Pathogenesis during Cytomegalovirus Infection

For various transmission routes, the mucous membranes of the upper respiratory tract, gastrointestinal tract or genitals can be the gates of infection. The virus enters the blood; short-term viremia quickly ends with the localization of the pathogen when introduced into white blood cells and mononuclear phagocytes, where it is replicated. Infected cells increase in size (cytomegaly), acquire a typical morphology with nuclear inclusions, which are accumulations of the virus. The formation of cytomegal cells is accompanied by interstitial lymphohistiocytic infiltration, the development of nodular infiltrates, calcifications and fibrosis in various organs, glandular structures in the brain.

The virus is able to persistently and latently persist in organs rich in lymphoid tissue, being protected from the effects of antibodies and interferon. At the same time, it can suppress cellular immunity by a direct effect on T-lymphocytes. In various immunodeficiency states (in early childhood, during pregnancy, the use of cytostatics and immunosuppressants, HIV infection) and, above all, with cellular immunity disorders, additionally aggravated by direct exposure to the virus, pathogen reactivation and hematogenous generalization with damage to almost all organs and systems are possible . In this case, the epitheliality of the virus is of great importance. It is especially pronounced in relation to the salivary gland epithelium, which, under the influence of the virus, turns into cytomegal cells.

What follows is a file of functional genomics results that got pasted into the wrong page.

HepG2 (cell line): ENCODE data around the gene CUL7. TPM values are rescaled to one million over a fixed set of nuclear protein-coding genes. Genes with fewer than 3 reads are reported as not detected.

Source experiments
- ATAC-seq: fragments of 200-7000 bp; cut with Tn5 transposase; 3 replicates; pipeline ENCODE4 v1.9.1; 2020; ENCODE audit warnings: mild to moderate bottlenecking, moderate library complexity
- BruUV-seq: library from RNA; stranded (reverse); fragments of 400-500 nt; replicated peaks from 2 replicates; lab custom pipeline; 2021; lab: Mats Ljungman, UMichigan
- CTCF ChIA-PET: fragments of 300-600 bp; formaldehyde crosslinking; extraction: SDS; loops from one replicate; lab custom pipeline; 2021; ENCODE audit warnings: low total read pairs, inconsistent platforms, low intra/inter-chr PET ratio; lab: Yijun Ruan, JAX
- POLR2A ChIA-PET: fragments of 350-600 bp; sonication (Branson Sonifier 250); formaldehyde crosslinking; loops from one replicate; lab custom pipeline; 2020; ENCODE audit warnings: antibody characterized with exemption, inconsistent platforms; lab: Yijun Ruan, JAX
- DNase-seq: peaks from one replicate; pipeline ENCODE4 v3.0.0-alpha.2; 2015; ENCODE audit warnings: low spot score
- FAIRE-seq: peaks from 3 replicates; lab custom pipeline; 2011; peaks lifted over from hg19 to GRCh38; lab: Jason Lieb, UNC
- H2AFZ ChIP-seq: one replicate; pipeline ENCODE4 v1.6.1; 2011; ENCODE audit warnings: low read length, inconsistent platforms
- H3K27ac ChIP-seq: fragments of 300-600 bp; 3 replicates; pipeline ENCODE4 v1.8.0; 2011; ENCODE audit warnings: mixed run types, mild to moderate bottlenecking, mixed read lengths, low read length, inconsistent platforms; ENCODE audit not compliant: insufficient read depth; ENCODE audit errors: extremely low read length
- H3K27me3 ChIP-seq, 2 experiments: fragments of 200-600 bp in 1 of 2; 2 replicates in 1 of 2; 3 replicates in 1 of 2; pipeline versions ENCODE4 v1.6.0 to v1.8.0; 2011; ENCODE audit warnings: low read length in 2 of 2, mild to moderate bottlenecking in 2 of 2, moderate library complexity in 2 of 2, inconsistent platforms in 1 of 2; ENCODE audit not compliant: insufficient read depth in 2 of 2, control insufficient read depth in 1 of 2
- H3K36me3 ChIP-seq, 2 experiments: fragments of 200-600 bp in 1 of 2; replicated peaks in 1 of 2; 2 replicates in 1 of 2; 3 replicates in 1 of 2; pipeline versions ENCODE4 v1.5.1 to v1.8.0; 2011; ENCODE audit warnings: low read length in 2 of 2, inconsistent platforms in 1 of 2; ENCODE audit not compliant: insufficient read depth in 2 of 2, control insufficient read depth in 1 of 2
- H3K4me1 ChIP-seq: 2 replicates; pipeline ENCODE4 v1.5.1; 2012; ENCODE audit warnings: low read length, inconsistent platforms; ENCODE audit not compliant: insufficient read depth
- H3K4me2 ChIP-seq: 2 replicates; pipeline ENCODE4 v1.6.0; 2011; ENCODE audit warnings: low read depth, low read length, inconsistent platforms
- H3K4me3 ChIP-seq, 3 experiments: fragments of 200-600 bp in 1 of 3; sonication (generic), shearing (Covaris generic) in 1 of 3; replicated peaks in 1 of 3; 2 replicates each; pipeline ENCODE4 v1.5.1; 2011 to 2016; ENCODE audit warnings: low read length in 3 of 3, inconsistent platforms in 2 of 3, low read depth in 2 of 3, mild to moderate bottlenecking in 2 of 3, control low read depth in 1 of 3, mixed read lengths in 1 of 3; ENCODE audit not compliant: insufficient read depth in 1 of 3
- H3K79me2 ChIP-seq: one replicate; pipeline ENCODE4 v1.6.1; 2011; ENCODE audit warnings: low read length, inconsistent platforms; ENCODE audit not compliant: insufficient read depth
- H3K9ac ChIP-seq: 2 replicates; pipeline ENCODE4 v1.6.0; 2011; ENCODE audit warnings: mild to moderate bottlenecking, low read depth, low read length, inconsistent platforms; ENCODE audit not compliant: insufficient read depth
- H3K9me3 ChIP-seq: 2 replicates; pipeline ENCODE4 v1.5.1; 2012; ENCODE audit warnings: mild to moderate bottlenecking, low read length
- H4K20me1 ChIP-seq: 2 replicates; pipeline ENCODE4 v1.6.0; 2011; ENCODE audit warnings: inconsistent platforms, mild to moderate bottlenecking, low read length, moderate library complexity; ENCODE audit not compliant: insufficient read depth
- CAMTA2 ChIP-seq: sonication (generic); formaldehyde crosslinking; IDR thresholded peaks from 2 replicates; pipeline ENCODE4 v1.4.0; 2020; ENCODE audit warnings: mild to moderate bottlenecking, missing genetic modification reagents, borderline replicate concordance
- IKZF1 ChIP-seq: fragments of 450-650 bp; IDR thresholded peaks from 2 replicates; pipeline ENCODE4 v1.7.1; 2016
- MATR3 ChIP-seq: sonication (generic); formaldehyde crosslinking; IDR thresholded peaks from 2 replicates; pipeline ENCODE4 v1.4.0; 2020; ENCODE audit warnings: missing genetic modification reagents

Active CMV infection is considered as an indicator of defects in cellular immunity, it is included in the group of AIDS-associated conditions.

Symptoms of Cytomegalovirus Infection

International Classification of Diseases X Revision
International Statistical Classification of Diseases and Related Health Problems 10th Revision Version for 2006 does not classify cytomegalovirus infection as sexually transmitted infections and distinguishes between the following diseases associated with CMV.
B25.0 Cytomegalovirus disease
B25.0 Cytomegalovirus pneumonitis
B25.1 Cytomegalovirus hepatitis
B25.2 Cytomegalovirus pancreatitis
B25.8 Other diseases caused by cytomegalovirus
B25.9 Cytomegalovirus disease nonspecific
B27.1 Cytomegalovirus mononucleosis
P35.1 Congenital cytomegalovirus infection

Among the various variants of the course of CMV infection, subclinical forms and latent virus carriers predominate. Clinically expressed infection becomes in conditions of immunodeficiency. A single clinical classification of CMV infection has not been developed. In accordance with one of the classifications, congenital CMV infection in acute and chronic forms and acquired CMV infection in latent, acute mononucleosis or generalized forms are distinguished.

Congenital CMV infection.
In most cases, it does not clinically manifest in the early stages of a child’s life, however, in the later stages of its development, a variety of pathologies are revealed: deafness, chorioretinitis with optic atrophy, decreased intelligence, and speech impairment. However, in 10-15% of cases with congenital CMV infection, the so-called clear cytomegalovirus syndrome develops. Its manifestations depend on the timing of infection of the fetus during pregnancy.